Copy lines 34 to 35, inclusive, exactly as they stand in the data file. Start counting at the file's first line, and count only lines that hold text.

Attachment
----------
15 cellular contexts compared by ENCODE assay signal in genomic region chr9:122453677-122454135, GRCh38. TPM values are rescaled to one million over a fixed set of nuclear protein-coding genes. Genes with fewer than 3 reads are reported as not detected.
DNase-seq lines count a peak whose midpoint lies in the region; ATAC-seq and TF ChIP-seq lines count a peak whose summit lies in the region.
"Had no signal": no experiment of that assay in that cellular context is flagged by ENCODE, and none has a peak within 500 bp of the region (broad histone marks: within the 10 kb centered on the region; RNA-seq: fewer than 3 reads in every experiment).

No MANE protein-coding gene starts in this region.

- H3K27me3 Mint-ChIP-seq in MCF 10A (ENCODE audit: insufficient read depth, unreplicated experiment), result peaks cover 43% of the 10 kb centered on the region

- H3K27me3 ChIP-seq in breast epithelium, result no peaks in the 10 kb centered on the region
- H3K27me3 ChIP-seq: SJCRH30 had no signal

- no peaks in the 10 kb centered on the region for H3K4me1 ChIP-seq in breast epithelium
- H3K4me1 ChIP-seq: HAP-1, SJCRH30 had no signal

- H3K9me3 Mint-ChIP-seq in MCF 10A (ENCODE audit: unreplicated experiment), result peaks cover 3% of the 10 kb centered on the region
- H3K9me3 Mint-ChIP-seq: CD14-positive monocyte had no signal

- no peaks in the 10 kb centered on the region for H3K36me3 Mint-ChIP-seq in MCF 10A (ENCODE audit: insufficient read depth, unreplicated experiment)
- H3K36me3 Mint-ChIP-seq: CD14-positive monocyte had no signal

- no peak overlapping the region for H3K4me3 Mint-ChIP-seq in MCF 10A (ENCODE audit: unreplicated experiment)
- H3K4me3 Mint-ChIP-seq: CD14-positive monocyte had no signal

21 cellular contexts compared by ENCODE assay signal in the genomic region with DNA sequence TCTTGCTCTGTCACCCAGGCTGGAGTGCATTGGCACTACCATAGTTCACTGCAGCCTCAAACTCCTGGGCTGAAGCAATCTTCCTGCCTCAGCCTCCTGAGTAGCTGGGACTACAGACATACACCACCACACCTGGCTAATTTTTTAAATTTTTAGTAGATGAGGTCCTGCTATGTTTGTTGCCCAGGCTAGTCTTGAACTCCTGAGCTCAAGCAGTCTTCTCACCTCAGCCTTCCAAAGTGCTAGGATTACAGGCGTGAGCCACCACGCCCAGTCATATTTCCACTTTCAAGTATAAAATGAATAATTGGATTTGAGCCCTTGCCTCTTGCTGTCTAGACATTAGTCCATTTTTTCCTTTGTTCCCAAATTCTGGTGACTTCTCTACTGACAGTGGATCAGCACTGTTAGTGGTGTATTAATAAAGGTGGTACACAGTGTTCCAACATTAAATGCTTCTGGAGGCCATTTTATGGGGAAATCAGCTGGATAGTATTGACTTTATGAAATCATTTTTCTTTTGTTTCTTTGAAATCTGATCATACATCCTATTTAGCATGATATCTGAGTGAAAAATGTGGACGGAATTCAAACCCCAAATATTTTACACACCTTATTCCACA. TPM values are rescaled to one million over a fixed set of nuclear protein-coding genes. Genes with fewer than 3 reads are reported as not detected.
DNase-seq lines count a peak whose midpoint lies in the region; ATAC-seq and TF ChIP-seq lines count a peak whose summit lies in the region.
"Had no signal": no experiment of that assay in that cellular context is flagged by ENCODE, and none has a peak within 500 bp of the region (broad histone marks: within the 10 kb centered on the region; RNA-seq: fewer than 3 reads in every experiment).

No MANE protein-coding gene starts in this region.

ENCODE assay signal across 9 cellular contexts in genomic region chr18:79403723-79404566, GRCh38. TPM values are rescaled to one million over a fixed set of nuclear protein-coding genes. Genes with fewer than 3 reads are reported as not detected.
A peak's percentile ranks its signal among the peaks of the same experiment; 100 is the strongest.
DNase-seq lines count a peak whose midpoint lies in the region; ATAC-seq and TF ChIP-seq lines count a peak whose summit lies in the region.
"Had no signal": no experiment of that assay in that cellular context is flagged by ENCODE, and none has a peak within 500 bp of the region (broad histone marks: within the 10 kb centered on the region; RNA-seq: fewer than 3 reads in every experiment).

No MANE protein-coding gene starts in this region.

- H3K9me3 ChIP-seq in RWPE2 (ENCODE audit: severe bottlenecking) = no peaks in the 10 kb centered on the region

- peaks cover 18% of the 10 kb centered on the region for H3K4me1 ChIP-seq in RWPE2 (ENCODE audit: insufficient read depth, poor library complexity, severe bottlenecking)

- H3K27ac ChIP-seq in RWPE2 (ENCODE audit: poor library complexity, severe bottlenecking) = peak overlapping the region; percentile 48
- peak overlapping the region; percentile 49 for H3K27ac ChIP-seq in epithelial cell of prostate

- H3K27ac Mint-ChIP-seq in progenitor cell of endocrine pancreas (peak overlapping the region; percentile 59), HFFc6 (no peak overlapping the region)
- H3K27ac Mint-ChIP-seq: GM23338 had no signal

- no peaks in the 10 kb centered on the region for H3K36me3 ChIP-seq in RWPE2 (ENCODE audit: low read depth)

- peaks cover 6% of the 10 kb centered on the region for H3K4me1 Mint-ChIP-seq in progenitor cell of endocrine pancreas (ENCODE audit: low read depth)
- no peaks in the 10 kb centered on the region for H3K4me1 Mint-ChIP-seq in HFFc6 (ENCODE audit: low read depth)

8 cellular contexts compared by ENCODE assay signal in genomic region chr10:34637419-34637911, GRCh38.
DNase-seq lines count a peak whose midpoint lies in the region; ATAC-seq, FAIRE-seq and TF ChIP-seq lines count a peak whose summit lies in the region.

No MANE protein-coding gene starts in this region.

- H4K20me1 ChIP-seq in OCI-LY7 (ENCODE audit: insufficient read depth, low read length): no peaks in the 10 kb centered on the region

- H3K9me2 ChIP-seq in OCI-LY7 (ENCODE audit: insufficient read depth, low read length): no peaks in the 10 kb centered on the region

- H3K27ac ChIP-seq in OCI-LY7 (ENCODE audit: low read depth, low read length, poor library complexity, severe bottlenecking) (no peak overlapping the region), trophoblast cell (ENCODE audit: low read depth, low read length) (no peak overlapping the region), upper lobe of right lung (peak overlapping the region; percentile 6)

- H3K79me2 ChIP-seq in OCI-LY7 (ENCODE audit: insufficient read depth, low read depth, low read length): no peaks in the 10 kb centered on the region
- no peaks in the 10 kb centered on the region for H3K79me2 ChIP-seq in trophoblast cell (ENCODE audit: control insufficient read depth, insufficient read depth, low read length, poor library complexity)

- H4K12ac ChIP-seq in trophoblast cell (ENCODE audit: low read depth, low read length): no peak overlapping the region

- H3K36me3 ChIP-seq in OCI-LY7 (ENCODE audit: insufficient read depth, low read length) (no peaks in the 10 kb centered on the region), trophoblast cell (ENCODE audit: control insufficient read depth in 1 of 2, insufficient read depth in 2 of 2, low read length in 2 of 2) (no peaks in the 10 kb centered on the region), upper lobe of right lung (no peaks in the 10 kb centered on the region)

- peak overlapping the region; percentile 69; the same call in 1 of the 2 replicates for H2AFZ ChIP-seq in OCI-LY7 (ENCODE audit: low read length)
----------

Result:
8 cellular contexts compared by ENCODE assay signal in genomic region chr10:34637419-34637911, GRCh38.
DNase-seq lines count a peak whose midpoint lies in the region; ATAC-seq, FAIRE-seq and TF ChIP-seq lines count a peak whose summit lies in the region.